3.3. In Vitro DNA Gyrase Inhibitory Activity

The target compounds of the most potent antibacterial activity (4a, 4b, 4c, 5a, 5b, 5c, and 5d) were subjected to further screening for their inhibition profiles against E coli DNA gyrase compared with Novobiocin as a reference DNA gyrase inhibitor. The results of the IC50 values of the tested compounds in Table 3 showed that the most potent inhibitory activity was exhibited by the 3-(furan-2-yl)-1H-pyrazole-4-carbaldehyde derivative 5a with an IC50 value of 3.19 µM and the 3-(4-methoxyphenyl)-1H-pyrazole-4-carbaldehyde 5d with an IC50 value of 3.51 µM, which exceeded the inhibition potency of Novobiocin with an IC50 value of 4.12 µM. Furthermore, the 3-(pyridin-2-yl)-1H-pyrazole-4-carbaldehyde derivative 5c and the 2-(1-(furan-2-yl)ethylidene derivative 4a showed potent inhibition with IC50 values of 4.09 and 4,17 µM, respectively, which were nearly equal to that of the reference inhibitor, while the other target compounds 4b, 4c, and 5b revealed lower inhibition potency against the target enzyme with IC50 values in the range of (10.82–16.91) µM.

3.4. Molecular Docking Study on E. coli DNA Gyrase B Kinase

The docking simulation of the most active novel quinazolin-4(3H)one derivatives (4ac, 5ad) was established in an attempt to explain their variable gained potencies with E. coli DNA gyrase B kinase. The process of molecular docking was firstly validated through self-docking of the co-crystallized ligand Novobiocin within the active site of E. coli DNA gyrase B (PDB code: 1AJ6), giving an energy score of −10.25 kcal/mol with small RMSD values of 0.87 Å between the native ligand and its docked pose. The docking results are inserted in Table 4 and revealed that the derivatives 4ac and 5ad occupied the same binding site through two types of interactions: one was arene–cation interactions between the quinazolinone moiety and Ile78, and the other was between the oxygen of the quinazolinone and Gly77, whereas the highest binding affinity was revealed by the target compounds 4a, 5a, 5c, and 5d, which exhibited the most potent inhibition of E. coli DNA gyrase, with the energy score ranging from −9.89 to −10.97 kcal/mol, while the other compounds 4b, 4c, and 5b showed lower binding affinity with the energy score ranging from −8.66 to −8.80 kcal/mol.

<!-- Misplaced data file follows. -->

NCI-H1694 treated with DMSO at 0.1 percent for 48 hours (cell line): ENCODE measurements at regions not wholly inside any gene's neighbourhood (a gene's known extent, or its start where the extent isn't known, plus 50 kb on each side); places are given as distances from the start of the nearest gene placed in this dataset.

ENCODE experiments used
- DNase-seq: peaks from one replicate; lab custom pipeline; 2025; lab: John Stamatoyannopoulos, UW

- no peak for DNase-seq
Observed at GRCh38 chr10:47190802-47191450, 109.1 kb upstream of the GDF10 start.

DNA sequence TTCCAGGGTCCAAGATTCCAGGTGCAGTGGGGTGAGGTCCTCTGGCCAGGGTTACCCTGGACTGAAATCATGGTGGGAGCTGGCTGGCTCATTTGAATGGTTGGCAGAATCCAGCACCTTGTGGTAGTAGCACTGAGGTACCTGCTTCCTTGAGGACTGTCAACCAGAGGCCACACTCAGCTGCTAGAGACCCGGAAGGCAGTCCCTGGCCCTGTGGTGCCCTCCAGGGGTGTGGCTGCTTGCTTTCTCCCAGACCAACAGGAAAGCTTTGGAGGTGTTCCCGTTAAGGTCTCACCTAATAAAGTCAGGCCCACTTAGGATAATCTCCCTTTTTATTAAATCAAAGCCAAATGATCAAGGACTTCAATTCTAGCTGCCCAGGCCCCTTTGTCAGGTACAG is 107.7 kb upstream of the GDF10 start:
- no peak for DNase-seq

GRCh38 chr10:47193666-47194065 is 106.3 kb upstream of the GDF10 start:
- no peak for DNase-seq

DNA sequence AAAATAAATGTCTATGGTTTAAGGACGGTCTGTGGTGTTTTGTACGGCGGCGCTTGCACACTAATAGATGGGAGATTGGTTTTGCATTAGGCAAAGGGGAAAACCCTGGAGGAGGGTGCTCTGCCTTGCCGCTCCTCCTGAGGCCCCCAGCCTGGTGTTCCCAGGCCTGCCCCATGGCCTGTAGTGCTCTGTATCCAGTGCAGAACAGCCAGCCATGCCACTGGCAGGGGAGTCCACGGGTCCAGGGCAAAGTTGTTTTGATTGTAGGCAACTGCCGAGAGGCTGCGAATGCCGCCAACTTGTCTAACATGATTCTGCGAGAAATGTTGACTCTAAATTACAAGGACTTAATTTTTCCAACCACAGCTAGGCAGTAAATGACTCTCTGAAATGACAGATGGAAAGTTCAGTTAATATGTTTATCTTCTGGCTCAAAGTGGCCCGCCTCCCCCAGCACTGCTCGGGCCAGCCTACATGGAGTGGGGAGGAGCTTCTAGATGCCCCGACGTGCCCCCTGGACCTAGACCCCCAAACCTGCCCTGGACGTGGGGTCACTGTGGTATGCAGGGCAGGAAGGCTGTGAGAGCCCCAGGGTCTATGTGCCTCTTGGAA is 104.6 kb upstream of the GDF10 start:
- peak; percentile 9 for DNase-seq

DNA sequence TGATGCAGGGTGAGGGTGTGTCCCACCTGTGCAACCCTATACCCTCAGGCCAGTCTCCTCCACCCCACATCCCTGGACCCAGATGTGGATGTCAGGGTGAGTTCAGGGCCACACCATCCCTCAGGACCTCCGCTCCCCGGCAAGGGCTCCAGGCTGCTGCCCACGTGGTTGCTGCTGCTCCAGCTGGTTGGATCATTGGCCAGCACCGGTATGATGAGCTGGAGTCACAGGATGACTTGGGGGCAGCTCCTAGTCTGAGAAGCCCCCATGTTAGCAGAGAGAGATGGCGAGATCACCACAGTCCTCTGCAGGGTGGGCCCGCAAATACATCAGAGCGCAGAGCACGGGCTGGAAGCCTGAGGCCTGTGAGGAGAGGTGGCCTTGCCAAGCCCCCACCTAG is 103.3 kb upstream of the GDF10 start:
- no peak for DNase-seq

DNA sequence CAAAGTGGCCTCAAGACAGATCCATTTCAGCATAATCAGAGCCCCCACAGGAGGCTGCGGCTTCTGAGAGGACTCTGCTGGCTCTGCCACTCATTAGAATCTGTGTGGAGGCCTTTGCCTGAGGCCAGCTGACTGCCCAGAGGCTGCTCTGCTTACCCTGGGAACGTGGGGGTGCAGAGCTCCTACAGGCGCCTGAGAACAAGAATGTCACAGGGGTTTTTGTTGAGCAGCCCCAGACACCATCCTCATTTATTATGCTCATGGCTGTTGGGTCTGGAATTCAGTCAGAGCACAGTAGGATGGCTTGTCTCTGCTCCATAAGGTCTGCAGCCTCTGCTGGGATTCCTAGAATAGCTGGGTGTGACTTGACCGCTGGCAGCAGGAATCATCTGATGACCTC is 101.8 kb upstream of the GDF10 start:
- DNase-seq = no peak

By inspection of Figure 4, which describes the binding manner of the highly potent compounds 4a, 5a, 5c, and 5d, it was observed that the hydrazineyl derivative 4a exhibited three additional H-bonds with the sidechain of Asp73 (distance: 2.74, 3.08, and 3.16 Å, respectively). Moreover, the furanyl moiety displayed arene–cation interaction with key amino acid Asn46, which was not shown with the corresponding thienyl and pyridinyl moieties in the derivatives 4b and 4c. Furthermore, these moieties forced the hydrazineyl group away from binding with the essential amino acid Asp73. The formation of the formylpyrazole scaffold in the derivatives 5a, 5c, and 5d gave the chance for good fitting through H-bonding or arene–cation interaction with Asn46.